Reclaiming History through Politics

S Parvez Manzoor**

Islam is God’s own text for eternity. Man is the context for which the eternal text was revealed. This is how we perceive our faith: transcendentally anchored in the command of a unique, all-wise, all merciful Being, but existentially affirmed in the moral will of humanity. The dialectics of God’s Text and man’s context have always been the source of much contemplation and action for us For, the sovereignty of God, uncontested and unproblematic in the order of nature/creation, is not a given for man: it can only be claimed and testified through an act of submission (islam). But for man’s primordial covenant, Adam’s acceptance of the custodianship of the earth, the world of history, man’s world would be bereft of meaning and purpose. It is through this covenant that man receives his privileges and enjoys the mandate of being God’s deputy on earth. It is the basis for man’s mission to impart morality to creation and to make history in alignment with the will of God. All the children of Adam, Muslims included, are thus obliged to have an uninterrupted dialogue with history. History is humanity’s response to God’s call. It is not the showground for man’s uncontested dominion over nature, nor a stage for enacting man’s uncontrolled passions. The Muslim’s stake in history is for the realization of his moral commitment and it commissions a politics of humanity, beyond the messianic violence of Islamism and Empire. To reclaim our place in history is to accept the ‘worldliness’ of words and things. It is to acknowledge the ‘secularity’ of the historical world, without falling prey to the dogmatic claims of ‘secularism’. Secularism means all things to all men. For some, who take a humble view of it, it is merely a method of governance based on the rejection of ecclesiastical authority. Its main attraction is that it is able to deal rationally with the mundane affairs of a polity and is better equipped to cope with the problem of pluralism. Others, who are not immune to the lures of meta-theory, regard it as nothing less than a philosophy of history, a creed of atheism, or, indeed, an epistemology of humanism. Only to its fundamentalist fringe does secularism appear as the metaphysics of immanentism that corresponds to the ultimate scheme of things! Needless to say, not every expression of the secular, this-worldly, conscience and piety is antithetical or inimical to Islam We cannot banish ourselves from the world merely because secularists have made it their estate. Nor can the unsubstantiated claims of ‘metaphysical secularism’ – a theory of everything that is – be our argument for the denial of transcendence. On the contrary, the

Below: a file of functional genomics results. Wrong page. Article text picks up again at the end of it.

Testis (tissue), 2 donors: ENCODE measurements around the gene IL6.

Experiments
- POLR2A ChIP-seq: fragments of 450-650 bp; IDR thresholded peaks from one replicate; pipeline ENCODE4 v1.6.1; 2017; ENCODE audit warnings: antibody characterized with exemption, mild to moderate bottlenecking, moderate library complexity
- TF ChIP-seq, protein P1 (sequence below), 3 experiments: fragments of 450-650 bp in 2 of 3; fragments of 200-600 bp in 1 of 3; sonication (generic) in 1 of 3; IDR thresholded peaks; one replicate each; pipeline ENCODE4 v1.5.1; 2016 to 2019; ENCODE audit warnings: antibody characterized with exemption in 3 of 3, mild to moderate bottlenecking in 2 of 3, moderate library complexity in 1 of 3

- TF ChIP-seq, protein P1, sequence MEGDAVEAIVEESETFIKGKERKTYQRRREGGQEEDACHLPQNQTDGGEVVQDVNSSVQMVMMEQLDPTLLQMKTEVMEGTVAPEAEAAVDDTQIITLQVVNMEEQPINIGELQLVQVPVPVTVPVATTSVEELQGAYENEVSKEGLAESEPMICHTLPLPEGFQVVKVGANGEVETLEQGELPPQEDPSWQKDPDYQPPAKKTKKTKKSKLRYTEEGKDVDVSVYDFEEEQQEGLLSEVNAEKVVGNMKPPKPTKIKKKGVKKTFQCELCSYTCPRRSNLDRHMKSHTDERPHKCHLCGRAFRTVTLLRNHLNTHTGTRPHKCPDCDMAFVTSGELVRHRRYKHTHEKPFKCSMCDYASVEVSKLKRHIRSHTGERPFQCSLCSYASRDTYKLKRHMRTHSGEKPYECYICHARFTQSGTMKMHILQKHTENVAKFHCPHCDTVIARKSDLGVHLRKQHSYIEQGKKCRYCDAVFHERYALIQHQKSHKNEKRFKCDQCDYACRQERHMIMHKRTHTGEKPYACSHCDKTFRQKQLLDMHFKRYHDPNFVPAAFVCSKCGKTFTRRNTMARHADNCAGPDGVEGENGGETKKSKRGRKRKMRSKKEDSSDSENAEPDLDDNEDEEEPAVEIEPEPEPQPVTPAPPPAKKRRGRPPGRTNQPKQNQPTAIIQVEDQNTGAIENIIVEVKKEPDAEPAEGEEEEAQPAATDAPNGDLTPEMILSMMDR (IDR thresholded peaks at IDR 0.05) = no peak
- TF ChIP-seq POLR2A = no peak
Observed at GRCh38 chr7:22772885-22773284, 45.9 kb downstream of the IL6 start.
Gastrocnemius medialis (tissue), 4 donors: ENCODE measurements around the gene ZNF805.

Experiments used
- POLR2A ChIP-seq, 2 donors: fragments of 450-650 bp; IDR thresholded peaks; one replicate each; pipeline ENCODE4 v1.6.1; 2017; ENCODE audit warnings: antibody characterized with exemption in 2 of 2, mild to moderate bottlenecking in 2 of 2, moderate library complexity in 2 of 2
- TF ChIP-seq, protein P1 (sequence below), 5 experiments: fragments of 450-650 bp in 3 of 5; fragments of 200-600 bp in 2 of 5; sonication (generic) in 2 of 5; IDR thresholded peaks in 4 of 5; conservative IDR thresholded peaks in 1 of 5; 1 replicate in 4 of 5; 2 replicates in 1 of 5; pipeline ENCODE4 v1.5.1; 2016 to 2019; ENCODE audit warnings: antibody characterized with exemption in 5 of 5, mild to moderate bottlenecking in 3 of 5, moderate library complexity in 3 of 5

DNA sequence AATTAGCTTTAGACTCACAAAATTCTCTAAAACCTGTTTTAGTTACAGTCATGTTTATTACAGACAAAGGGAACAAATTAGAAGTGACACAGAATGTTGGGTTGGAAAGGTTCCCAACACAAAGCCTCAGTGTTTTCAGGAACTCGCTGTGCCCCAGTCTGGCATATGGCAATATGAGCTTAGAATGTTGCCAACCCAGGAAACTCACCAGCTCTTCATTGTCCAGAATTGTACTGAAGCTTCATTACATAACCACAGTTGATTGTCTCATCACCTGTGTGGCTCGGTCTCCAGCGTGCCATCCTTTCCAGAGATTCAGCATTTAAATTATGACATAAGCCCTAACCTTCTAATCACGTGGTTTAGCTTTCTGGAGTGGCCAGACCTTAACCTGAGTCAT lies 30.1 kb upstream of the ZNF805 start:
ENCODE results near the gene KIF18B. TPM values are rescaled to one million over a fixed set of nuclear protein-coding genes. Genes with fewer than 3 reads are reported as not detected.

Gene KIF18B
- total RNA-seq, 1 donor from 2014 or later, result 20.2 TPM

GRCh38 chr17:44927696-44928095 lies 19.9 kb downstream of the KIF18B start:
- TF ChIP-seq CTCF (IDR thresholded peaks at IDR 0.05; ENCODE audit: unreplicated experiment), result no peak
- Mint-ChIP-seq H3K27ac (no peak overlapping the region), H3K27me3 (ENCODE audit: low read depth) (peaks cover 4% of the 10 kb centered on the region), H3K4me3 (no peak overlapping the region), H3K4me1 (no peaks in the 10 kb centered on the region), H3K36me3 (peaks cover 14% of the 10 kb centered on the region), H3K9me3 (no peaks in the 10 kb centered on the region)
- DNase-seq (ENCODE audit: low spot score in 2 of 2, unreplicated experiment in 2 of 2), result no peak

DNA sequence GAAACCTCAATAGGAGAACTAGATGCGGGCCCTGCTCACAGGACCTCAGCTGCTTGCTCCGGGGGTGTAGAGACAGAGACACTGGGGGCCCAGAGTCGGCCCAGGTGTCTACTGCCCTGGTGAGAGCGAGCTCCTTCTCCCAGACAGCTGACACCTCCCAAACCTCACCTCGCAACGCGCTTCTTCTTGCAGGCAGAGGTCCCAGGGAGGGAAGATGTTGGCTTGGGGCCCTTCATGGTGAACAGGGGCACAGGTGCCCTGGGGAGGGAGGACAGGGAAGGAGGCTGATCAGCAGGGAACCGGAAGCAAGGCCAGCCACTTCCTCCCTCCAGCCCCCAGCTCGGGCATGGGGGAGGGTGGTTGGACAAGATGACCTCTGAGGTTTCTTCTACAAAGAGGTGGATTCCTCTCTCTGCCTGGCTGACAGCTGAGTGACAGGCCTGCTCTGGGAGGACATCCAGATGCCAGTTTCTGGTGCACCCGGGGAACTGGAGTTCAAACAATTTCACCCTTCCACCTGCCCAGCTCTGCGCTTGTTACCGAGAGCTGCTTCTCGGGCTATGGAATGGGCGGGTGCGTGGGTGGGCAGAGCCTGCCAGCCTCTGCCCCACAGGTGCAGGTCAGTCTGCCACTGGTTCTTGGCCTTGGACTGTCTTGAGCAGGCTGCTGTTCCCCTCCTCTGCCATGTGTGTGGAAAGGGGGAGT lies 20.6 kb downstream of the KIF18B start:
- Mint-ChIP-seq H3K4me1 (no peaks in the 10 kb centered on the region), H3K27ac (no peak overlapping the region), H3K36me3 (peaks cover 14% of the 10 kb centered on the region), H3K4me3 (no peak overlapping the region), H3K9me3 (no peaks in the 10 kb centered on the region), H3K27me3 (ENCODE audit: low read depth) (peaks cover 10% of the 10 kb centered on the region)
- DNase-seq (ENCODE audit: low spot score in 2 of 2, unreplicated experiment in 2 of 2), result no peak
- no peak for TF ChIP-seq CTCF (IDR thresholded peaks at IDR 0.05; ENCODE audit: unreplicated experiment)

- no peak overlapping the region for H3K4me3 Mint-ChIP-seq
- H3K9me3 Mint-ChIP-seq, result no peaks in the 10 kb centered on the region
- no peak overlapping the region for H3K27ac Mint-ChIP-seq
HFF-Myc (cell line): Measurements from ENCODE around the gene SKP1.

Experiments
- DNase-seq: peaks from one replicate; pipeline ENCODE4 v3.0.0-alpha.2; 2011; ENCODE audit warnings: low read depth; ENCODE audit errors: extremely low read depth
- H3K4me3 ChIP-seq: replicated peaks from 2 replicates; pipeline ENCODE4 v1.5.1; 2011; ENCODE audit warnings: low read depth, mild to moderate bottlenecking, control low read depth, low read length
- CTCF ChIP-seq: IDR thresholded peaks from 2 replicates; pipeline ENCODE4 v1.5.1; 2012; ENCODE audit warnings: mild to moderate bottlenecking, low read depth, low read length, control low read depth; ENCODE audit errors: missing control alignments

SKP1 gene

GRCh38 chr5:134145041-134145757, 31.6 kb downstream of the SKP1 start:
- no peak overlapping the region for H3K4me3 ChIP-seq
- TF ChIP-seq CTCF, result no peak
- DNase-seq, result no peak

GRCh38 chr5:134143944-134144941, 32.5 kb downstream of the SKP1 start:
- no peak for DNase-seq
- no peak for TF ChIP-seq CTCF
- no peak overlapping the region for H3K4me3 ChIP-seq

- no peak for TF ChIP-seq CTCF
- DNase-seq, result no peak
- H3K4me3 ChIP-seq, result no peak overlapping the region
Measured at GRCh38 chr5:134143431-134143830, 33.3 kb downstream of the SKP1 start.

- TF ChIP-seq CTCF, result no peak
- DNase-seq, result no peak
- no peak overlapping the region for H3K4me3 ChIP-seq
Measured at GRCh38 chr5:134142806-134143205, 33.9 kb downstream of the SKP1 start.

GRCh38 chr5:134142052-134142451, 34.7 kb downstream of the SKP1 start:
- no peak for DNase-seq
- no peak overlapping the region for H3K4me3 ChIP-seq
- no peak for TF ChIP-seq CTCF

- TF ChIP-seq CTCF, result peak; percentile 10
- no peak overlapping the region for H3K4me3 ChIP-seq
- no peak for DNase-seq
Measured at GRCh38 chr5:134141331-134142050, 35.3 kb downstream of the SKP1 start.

misery of nihilism, secularism’s ultimate gift to humanity that now wears an ‘Islamic’ mask, alerts us to the fact that the worldliness of the human situation is indispensable for all morality. An ‘Islam’ which has no stake in history and which is indifferent to the fate of humanity would be a contradiction in terms. Muslims today are committed to renewing their dialogue with history. Theirs is the resolve to reclaim their rightful place within the fold of humanity. To court history, to become an actor on its stage, however, requires a political vision and a will to match. We may be the most history-intoxicated civilization on earth, but it is history as the remembrance of times past that is our passion, not history as the vision of a foreseeable future and the method of getting there through collective action. History has certainly passed us by and unless we do something about it, we too would belong to the have-beens of the world. Earlier, we thought, our rulers had let history slip out of our hands. Our ire was directed against them. Belatedly we are realizing that our decline in history may have been caused by our divines. At least, they appear to be the most formidable hurdle in renewing our dialogue with history. For them, Islam as eternal text and its formative history as context are congruent. Islam finds its full expression only in its primordial settings. And if Muslim history has moved away from that context, it is their claim, it must be brought back to its original moorings. Both history and society are static in this vision, and the real actor in history, the Ummah, has no other vocation but to act as the guardian of an unchanging order, frozen in time and forever under the sway of the jurist’s logic. She stands disfranchised and has no means of expressing her political will save through the mediation of the cleric! What is missing in this logic however is the simple fact that even in the discourse of the fiqh, the living community has precedence over (closed) juristic texts. And politics, conceived as the pursuit of the Ummah’s collective interests in history, requires a ’sovereign’ self-governing community. Representative democracy is the best, most viable, means of ensuring the legitimacy of Muslim public order. It alone provides the Ummah with a mandate to chart its coarse in the troubled waters of history. Without the testimony of the political will of the living community, ‘Islam’ would just be a corpus of texts with no role in the historical world. It is with the insight that history is indispensable to Islamic commitment and morality that some modern Muslim writers review the quandary of ‘Islamist’ politics. And in presenting this Islamic argument for accepting the worldliness of man’s historical enterprise without endorsing the claims of doctrinaire secularism. S Parvez Manzoor is a writer, researcher and critic based in Stockholm, Sweden

Master your semester with Scribd & The New York Times

Special offer for students: Only $4.99/month.

Master your semester with Scribd & The New York Times

Cancel anytime.